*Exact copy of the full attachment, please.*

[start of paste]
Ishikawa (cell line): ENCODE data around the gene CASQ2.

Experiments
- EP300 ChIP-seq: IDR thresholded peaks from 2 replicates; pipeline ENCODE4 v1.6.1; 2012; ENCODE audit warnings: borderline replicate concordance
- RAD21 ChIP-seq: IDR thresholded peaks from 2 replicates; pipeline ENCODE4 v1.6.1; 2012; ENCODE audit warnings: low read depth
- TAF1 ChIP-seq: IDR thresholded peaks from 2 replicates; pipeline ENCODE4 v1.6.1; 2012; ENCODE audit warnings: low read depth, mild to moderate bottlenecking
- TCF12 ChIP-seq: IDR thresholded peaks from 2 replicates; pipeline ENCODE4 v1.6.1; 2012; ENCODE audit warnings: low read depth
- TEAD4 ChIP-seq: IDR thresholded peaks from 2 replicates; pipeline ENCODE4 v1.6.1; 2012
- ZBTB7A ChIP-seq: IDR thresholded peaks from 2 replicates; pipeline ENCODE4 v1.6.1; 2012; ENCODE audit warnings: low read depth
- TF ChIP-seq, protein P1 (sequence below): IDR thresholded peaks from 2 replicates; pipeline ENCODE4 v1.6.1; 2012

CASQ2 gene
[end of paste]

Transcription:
Ishikawa (cell line): ENCODE data around the gene CASQ2.

Experiments
- EP300 ChIP-seq: IDR thresholded peaks from 2 replicates; pipeline ENCODE4 v1.6.1; 2012; ENCODE audit warnings: borderline replicate concordance
- RAD21 ChIP-seq: IDR thresholded peaks from 2 replicates; pipeline ENCODE4 v1.6.1; 2012; ENCODE audit warnings: low read depth
- TAF1 ChIP-seq: IDR thresholded peaks from 2 replicates; pipeline ENCODE4 v1.6.1; 2012; ENCODE audit warnings: low read depth, mild to moderate bottlenecking
- TCF12 ChIP-seq: IDR thresholded peaks from 2 replicates; pipeline ENCODE4 v1.6.1; 2012; ENCODE audit warnings: low read depth
- TEAD4 ChIP-seq: IDR thresholded peaks from 2 replicates; pipeline ENCODE4 v1.6.1; 2012
- ZBTB7A ChIP-seq: IDR thresholded peaks from 2 replicates; pipeline ENCODE4 v1.6.1; 2012; ENCODE audit warnings: low read depth
- TF ChIP-seq, protein P1 (sequence below): IDR thresholded peaks from 2 replicates; pipeline ENCODE4 v1.6.1; 2012

CASQ2 gene